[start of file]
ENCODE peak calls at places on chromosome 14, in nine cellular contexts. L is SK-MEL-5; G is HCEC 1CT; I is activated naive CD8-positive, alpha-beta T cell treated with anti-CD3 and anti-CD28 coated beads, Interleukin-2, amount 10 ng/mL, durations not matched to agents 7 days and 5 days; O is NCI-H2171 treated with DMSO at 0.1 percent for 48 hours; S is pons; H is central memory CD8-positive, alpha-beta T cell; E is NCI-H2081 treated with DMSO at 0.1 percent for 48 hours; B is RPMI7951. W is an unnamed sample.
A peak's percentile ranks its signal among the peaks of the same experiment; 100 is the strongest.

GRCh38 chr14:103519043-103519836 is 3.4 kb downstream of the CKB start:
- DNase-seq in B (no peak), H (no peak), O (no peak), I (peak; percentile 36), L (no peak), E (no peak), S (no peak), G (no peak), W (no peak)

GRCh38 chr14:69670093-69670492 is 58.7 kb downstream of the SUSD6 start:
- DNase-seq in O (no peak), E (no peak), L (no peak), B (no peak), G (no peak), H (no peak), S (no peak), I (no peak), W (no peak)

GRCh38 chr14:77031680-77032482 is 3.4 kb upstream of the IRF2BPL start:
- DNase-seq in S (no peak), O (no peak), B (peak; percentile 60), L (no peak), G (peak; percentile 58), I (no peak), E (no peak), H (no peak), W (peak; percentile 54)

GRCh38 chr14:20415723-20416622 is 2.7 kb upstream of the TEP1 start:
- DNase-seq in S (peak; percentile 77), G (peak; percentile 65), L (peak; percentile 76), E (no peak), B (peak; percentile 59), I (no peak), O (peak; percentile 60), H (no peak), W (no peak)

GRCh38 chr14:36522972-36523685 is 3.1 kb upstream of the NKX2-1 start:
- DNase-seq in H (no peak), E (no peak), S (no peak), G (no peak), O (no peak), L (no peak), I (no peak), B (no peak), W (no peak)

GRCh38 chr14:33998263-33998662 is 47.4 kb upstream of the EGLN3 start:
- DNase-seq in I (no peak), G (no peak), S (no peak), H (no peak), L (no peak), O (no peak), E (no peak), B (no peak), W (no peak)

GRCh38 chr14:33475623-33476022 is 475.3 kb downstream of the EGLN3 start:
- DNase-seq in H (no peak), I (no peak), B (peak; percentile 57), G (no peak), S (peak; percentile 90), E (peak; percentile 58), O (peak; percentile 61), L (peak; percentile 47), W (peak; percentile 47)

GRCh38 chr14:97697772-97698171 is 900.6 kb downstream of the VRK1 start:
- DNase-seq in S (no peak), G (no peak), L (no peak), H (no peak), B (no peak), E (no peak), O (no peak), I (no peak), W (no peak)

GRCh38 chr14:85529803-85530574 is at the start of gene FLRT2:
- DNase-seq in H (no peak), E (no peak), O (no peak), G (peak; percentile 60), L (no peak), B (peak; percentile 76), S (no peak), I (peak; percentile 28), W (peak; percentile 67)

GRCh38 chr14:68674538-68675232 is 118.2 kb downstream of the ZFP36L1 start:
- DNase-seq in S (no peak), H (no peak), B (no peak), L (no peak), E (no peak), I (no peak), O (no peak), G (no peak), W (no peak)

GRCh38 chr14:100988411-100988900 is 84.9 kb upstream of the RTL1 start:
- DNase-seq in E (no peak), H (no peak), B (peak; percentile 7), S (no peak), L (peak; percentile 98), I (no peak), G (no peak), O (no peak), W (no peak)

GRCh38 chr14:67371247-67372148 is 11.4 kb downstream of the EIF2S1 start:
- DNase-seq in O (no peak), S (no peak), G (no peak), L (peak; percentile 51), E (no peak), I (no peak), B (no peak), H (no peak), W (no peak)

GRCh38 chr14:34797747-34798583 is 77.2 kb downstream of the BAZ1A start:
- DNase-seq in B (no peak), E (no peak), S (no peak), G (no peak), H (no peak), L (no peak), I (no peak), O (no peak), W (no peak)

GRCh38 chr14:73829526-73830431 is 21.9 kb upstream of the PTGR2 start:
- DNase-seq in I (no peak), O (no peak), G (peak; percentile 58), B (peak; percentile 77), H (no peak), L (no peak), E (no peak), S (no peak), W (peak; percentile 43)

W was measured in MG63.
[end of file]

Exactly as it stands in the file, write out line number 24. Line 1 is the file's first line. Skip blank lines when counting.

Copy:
- DNase-seq in E (no peak), H (no peak), B (peak; percentile 7), S (no peak), L (peak; percentile 98), I (no peak), G (no peak), O (no peak), W (no peak)